At long last, Microsoft has introduced new text splitting and manipulation functions in Excel, making it a lot easier to arrange, split and merge text.
Normally when working with text it’s common to need to break the text apart or put strings together. After twenty years plus, Microsoft has finally listened to Excel users.
We’ll guide you through some of the new formulae and how to use them. It’s easy to see if the new functions are in your Excel 365, in the formula bar type =text and see if the new functions appear, TextAfter, TextBefore and TextSplit.
Extracting Text Before or After
If you want to extract text from the beginning or end of a cell’s content, Excel has introduced two different functions that will basically return everything before or after a specified delimiter. These functions include:
- TEXTBEFORE – Returns text that’s before the specified delimiting characters.
- TEXTAFTER – Returns text that’s after the specified delimiting characters.
These two are a lot simpler than combining Left() or Right() functions with Search() to find the split position in the string.
=TEXTBEFORE(input_text,text_before, [n], [ignore_case])
=TEXTAFTER(input_text, text_after, [n], [ignore_case])
- input_text – this is the text you are searching within; wildcard characters are not allowed.
- text_before – this is the text that marks the point before which you want to extract.
- text_after – this is the text that marks the point after which you want to extract.
- [n] – the nth instance of text_before that you want to extract. By default, n=1. A negative number starts searching input_text from the end. Optional.
- [ignore_case] – you can specify FALSE to make the search case-sensitive. This option is defaulted as TRUE which means the search is NOT case sensitive. Optional. Note to Microsoft – could you please avoid these kinds of ‘double-negative’ options.
Use “ “(space) as a delimiter, as shown in the example above =TEXTAFTER(B2,” ”) to extract everything but the first word.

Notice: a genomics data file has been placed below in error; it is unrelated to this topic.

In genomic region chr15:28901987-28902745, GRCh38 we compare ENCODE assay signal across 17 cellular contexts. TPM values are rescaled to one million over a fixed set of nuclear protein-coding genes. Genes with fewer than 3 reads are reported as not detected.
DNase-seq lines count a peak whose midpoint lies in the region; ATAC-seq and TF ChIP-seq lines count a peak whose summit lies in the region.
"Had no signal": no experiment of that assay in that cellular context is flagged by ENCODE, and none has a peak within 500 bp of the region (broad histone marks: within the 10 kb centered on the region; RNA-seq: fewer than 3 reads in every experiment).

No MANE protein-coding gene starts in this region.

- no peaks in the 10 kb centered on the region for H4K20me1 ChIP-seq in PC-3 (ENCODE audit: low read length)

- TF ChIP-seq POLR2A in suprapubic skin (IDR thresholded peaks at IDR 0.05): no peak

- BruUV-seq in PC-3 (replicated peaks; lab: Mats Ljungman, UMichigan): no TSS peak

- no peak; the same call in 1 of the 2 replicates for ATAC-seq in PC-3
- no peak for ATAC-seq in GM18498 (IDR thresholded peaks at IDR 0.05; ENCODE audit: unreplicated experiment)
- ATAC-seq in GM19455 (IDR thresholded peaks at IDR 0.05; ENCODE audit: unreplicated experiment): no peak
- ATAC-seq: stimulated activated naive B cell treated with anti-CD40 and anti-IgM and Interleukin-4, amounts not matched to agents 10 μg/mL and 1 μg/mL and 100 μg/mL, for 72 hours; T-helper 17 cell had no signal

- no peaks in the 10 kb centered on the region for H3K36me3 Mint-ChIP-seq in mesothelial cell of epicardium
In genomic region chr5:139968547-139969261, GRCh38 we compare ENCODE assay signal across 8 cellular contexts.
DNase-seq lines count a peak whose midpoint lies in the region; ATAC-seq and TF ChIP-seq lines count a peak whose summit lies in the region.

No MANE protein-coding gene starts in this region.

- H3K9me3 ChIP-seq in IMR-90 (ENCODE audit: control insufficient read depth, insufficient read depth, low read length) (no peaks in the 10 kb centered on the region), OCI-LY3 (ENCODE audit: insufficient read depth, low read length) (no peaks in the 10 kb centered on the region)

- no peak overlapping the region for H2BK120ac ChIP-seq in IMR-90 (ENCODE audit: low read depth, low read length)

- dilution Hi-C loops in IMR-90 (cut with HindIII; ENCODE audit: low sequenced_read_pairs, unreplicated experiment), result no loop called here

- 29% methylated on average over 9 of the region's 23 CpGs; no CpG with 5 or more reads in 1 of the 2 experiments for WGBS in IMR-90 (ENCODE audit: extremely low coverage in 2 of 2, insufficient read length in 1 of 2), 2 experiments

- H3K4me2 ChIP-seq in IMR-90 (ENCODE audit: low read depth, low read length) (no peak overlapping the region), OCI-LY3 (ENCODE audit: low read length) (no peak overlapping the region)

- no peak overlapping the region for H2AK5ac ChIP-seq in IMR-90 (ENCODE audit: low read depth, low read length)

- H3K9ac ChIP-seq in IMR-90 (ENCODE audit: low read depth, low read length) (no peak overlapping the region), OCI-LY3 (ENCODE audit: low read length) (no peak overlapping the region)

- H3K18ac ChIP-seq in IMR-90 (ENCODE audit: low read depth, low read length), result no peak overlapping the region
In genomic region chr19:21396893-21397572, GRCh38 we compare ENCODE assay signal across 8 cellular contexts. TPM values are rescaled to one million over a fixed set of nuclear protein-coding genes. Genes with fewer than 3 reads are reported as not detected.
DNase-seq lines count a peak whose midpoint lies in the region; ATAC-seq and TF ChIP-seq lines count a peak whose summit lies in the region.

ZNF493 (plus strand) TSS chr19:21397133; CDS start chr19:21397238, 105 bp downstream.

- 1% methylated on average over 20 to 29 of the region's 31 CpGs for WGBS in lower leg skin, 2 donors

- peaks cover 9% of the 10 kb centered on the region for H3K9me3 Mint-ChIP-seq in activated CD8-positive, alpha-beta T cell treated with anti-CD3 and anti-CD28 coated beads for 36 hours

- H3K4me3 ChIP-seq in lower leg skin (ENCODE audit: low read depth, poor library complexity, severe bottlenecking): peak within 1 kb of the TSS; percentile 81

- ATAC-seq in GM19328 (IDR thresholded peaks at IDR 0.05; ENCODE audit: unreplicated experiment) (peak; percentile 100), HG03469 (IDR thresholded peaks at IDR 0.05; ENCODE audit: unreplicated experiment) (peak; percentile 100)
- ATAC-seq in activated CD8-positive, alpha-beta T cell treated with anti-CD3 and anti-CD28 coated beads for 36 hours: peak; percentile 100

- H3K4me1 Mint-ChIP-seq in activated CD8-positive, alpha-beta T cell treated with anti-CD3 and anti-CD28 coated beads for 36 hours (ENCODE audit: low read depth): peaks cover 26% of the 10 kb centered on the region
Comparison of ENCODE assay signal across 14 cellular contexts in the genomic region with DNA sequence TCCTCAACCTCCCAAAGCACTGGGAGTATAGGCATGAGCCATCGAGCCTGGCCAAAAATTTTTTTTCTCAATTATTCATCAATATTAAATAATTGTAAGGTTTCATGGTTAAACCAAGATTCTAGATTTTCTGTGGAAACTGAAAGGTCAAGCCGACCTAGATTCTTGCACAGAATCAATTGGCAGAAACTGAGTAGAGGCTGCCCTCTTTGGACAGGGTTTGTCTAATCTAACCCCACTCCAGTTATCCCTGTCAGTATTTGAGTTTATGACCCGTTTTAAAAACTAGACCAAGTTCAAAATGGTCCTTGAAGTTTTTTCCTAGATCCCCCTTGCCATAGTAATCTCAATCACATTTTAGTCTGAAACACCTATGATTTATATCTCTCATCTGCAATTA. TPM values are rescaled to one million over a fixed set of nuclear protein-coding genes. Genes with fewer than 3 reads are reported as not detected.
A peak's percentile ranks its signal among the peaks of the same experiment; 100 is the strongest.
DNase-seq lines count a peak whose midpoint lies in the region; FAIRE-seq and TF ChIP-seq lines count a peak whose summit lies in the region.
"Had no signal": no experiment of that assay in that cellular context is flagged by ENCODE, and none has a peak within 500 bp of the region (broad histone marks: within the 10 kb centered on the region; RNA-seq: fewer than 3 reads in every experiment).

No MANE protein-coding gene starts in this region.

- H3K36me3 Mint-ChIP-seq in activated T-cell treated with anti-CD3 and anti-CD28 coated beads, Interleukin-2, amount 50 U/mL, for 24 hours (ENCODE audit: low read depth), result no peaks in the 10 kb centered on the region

Microsoft like to show off text splitting by using first and last names. That works only if the names are just simple first and last with no variations. Here’s some ‘real world’ examples, see how TextAfter doesn’t work for Astronauts Swigert and Roosa as we’ve typed them.
The same problem happens with dual last names such as ‘del …’ or ‘von …’ etc.
That’s not to say TextAfter isn’t useful, just beware of problems not mentioned in simplistic and self-serving product demos.
Easier Splitting Text
An easy way to split text into many segments is using the new function:
- TEXTSPLIT – Splits text into rows or columns using delimiters
The result is a dynamic array which can be as long as necessary either across a row or down a column.
If this seems familiar, it’s because TextSplit() is same as the Text-To-Columns wizard in Excel, but as a formula instead. And TextSplit() can work down by rows as well as across columns.,
TextSplit() is the opposite of the existing TEXTJOIN function already in Excel.
=TEXTSPLIT(Input_Text, [col_delimiter], [row_delimiter], [Ignore_Empty])
- Input_Text – this is the text you want to split.
- [col_delimiter] – this is one or more characters that specify where to spill the text across columns. This is optional, leave it empty if you want to split down a column.
- [row_delimiter] – this is one or more characters that specify where to spill the text down rows. This is optional.
- [Ignore_Empty] – if you specify TRUE, you will create an empty cell when two delimiters are consecutive. This feature is defaulted to FALSE, which won’t create an empty cell. This is optional but another annoying double-negative.
Note: the delimiter characters are removed from the result, which is normally what you’d want but is worth keeping in mind. See the ‘winter’ example on Row 13 above.
These functions are currently available to users running Microsoft 365 for Windows Beta Channel Version 2203 (Build 15104.20004) or later on Windows and on a Mac, version 16.60 (Build 22030400) or later.
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